Waiting in line for an entire day to register for classes or pick up financial aid checks was a rite of passage because the university could not afford fancy phone or on-line registration systems.  We made do.  These were unfortunate and minor inconveniences that we accepted as par for the course and worth the price of studying at an institution with such a rich legal tradition.

Likewise, I’d imagine, Grambling football players must take pride in being part of a program that became a small powerhouse at a time when black players were excluded from major collegiate athletic programs.  Just like Howard Law would produce a future Supreme Court Justice in Thurgood Marshall when the University of Maryland refused him admission, Grambling, under the sure hand of legendary Coach Eddie Robinson, would produce future Hall of Famers like Charlie Joiner and Willie Davis whose school options were also limited by segregation.

But this isn’t 1954 or 1964.  Integration opened up options for young black student athletes and the best among them are going to bypass Grambling or FAMU for LSU or Florida State.  The young men who commit to play for Grambling today are well aware of the competitive disadvantages they will face and the small likelihood that they will end up as top NFL draft picks come May.

What they didn’t sign up for?  Hazardous working conditions, being forced to bus thousands of miles for the pleasure of playing four quarters of a grueling game, rationing protein drinks, wearing dirty uniforms and breathing in toxic mildew during workouts.

There is a lot of blame to go around for the current state of the Grambling football team today.  They include everything from a seemingly inept administration that was hell bent on an ill-advised and counterproductive power struggle with one of the school’s most famous alumnus, former head coach Doug Williams, to a state governor locked into a political agenda that included refusing federal stimulus funds that could have put millions into Grambling’s meager coffers.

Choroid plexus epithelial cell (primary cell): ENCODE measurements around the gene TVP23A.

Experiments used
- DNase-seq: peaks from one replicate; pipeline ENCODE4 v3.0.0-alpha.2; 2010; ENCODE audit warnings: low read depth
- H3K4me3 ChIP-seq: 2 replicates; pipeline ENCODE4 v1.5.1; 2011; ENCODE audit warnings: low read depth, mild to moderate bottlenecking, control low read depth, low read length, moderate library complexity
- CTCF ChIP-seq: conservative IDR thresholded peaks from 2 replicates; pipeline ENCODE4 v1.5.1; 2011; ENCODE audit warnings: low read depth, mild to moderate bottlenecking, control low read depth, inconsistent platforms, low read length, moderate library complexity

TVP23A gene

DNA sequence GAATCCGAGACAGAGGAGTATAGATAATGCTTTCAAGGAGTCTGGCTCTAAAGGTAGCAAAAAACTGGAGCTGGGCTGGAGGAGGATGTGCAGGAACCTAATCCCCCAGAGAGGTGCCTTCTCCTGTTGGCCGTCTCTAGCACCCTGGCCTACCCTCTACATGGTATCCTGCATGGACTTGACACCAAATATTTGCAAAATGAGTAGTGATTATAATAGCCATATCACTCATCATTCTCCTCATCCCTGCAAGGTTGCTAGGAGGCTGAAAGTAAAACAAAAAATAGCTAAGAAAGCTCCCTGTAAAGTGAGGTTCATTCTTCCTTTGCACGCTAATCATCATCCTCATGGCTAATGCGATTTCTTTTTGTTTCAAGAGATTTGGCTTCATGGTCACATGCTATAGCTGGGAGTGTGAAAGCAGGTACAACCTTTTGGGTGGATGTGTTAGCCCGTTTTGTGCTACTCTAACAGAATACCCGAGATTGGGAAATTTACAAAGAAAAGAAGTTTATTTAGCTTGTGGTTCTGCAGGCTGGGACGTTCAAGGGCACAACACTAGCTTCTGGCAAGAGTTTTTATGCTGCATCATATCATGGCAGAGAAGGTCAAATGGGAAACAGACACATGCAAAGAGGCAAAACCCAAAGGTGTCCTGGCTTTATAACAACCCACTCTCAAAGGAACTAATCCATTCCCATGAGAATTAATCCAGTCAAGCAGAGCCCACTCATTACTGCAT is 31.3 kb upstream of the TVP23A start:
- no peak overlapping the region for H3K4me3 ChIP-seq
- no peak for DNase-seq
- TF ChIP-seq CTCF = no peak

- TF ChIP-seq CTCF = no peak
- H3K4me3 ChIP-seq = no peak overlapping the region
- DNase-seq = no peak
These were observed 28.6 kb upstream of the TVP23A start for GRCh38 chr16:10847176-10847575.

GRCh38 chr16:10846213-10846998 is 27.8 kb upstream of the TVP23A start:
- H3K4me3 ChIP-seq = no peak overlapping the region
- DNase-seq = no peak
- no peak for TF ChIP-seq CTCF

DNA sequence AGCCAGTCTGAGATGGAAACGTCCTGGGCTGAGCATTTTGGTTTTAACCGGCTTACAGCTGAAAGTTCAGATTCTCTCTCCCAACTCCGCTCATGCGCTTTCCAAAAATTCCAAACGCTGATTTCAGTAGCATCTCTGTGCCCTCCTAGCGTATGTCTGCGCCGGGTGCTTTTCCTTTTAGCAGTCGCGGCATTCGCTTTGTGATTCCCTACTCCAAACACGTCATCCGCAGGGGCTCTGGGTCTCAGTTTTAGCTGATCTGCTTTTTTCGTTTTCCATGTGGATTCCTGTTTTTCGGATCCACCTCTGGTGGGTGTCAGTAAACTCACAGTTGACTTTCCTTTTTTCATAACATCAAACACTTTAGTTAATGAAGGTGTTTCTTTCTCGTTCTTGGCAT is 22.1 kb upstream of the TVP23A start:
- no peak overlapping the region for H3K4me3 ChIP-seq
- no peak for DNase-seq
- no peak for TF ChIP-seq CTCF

While the reasons for failure are plenty, the options for these players are not.  Which makes the stand they took – refusing to travel to last week’s Homecoming game at Jackson State – that much more admirable.  Risking scholarships, this group of young men took an undivided stand to make a statement that things must change.

It is unclear how great these improvements will ultimately be.  As of today, we’ve seen some effort at spring cleaning in the locker room and a donation of Muscle Milk so players won’t have to sip and pass, but they got our attention.  Not unlike the HBCU students who came before them who were at the forefront of the civil rights movement, Grambling players have just shown other revenue producing collegiate athletes across the country that without them, the game cannot simply just go on.  That is powerful.

Wednesday, April 3, 2013

WTF Sports: What is wrong with people?

Today, I had a story on FOX Sports.com published.  It was only part of a much larger story that I wanted to tell.  But anyone who has been at the mercy of editors can tell you, "the best laid schemes o' mice an' men..." or whatever. In short, shit can be out of your control. Please take a few moments to click on the link above and then read my two additional cents below.

http://www.inflexwetrust.com/wp-content/uploads/2011/11/IFWT-Donte.jpg
@DonteStallworth
Donté Stallworth joined Twitter in June 2009 – about three months after he had been involved in the now infamous vehicle accident that left a pedestrian, Mario Reyes, dead and Donté charged with DUI manslaughter.

Not privy to many details of the case, the public was largely outraged when Stallworth reached a plea deal with the prosecutor and received a 30-day jail sentence.  He would later be suspended by the NFL for the entire 2009-2010 season.  The plea deal he reached also called for a lifetime suspension of his driver’s license and two years of “community control,” which limited his ability to leave home for anything else besides work, legal, medical or other essential activities the court deemed necessary.